News & Views

The rising cost of the skills shortage

The Federation of Piling Specialists (FPS) has written many times about the growing problem of the skills shortage in construction and whilst it is a concern shared by government, some of the more recent statements around employment and immigration are raising eyebrows. Not long after the 2015 budget that introduced the Apprenticeship Levy, there came an announcement from Immigration Minister, James Brokenshire, that there will be an ‘immigration skills charge’ too. To quote Mr. Brokenshire – “The purpose of the charge is to encourage UK businesses to fill vacancies using the resident labour market. The overall aim is to reduce the burden of the UK’s immigration system on the country’s taxpayers.”

Considering the range of technical roles required in the construction sector and the acknowledged shortage of STEM candidates amongst the UK employment population, such a statement bears little scrutiny.

Along with almost all of the specialist contracting sector, the piling industry desperately needs highly skilled employees to function well, to take advantage of technological change and to deliver the projected demand from the many infrastructure projects on the horizon. In addressing this need, employers have already committed to the training investment that ensures our workforce is in the best place possible to take advantage of opportunities and evolving skill demands. For specialist contractors – the backbone of direct employment in the infrastructure and construction sector – the quality, diversity and availability of new employees is a constant preoccupation.

Skilled ground engineering employees are already sufficiently rare that they feature on the shortage occupation list (for which there is no exemption proposed within the immigration levy). The small annual numbers of suitable STEM-trained school leavers and graduates exacerbates this skills short fall and the timeline for an enlarged future UK cohort entering the industry is well beyond the introduction threshold for this levy. The shortages are at all levels too and include specialist project managers; design and construction engineers; specialist craftsmen and rig operators, with the only exemption from the levy being suggested for graduates transitioning from study to work.

Most specialist businesses in the infrastructure sector aim for stability in employee numbers across their portfolio of projects and where necessary use international staff, often from within the same organisation, to supplement their core UK workforce and manage short-term peak demand for specific skills. To assume that the UK resident labour market can supply both the number and quality of employees required to replace international staff in the short term, is to deny the existing UK skills shortage and the long lead-time involved in training and developing the specific skills base. This new levy approach thus serves only to inflate payroll costs in an industry that is already under significant cost pressure and suffering from the uncertainty around the CITB and Apprenticeship Levies. In the most direct interpretation, the specialist contracting sector – which has the largest proportion of direct employees – will be asked to pay for a skills shortage which has its root cause elsewhere. It is clear that the levy will not only push up construction selling prices through higher employment costs, but will also inhibit firms from managing resource peaks effectively with international staff and so ultimately reduce overall capacity in the industry at large.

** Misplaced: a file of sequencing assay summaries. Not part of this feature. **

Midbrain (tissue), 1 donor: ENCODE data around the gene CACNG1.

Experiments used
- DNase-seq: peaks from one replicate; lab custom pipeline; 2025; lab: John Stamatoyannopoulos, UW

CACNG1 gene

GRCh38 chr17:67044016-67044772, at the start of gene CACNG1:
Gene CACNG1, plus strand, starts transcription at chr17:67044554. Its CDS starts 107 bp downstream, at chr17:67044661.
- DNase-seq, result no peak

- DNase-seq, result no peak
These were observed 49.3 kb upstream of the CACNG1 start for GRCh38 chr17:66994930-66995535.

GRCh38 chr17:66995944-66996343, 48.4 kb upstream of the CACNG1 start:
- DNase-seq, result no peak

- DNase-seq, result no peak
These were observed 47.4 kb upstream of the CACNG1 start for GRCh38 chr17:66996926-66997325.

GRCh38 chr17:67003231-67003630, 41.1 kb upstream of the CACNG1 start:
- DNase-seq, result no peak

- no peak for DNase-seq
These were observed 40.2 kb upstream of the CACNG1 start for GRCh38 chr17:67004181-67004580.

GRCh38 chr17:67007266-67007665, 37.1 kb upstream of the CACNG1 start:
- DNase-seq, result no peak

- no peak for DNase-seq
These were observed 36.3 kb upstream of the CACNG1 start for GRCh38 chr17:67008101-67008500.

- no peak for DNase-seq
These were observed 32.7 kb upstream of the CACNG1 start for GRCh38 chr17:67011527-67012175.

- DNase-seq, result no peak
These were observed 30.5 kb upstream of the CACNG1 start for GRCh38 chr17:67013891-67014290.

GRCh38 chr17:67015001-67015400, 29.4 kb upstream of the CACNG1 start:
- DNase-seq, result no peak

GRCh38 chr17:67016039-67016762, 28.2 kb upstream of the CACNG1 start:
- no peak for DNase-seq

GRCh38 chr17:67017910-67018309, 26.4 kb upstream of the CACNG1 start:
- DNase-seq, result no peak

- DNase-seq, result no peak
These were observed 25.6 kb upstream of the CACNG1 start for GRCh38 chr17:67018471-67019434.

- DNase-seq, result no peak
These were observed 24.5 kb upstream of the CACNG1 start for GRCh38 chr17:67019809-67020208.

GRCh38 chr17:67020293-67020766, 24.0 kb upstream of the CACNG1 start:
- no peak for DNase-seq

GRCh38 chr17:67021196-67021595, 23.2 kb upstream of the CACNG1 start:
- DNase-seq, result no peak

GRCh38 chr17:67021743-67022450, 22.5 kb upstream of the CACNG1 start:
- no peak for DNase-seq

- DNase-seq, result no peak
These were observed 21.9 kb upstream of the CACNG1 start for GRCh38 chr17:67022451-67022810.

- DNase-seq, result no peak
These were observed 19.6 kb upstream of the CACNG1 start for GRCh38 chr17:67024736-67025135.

The FPS is taking a proactive approach, having already started to lobby government both directly and indirectly through the various industry bodies regarding the issues and concerns of the piling sector relating directly to skills shortages. These actions are bearing fruit with the FPS having been called to give evidence at a recent All Party Parliamentary Group for Excellence in the Built Environment’s (APPGEBE) evidence gathering into the issue of skills shortages in construction.

As part of the evidence submitted a number of suggestions were presented and include giving European Union (EU) nationals employed in construction to be given immediate secure and permanent right to residence and work. The FPS is also calling for an immediate scrapping of the Immigration Levy, as it will do little but increase payroll costs (particularly administration costs) without changing the fundamental drivers of UK indigenous construction employment.

The meeting was very constructive and I hope we have made some small progress to having our voice heard. Time will tell.

Closer to home, the FPS has its own Apprenticeship Scheme and has produced an educational video promoting the sector and encouraging young people to consider a career in construction. Small steps, but if all construction sectors adopt similar initiatives, and the FPS is doing much to encourage this, then its impact will be more significant.

Present measures do little but to increase the cost of employment for specialist UK businesses, and Government and private customers would be well-served by working with specialist contractors and trade bodies, such as the FPS, to improve continuity and predictability of workload, which is often the biggest single barrier to employment growth and training investment. By updating project procurement practices to reward responsible specialist businesses, long-term direct employment will be promoted resulting in the desired outcome – sustainable growth of the UK ground engineering skill base. For the construction industry, the domestic STEM skills shortage has gained a real focus over the last few years allowing meaningful progress to be made. It is simply too important an issue with which to play immigration politics.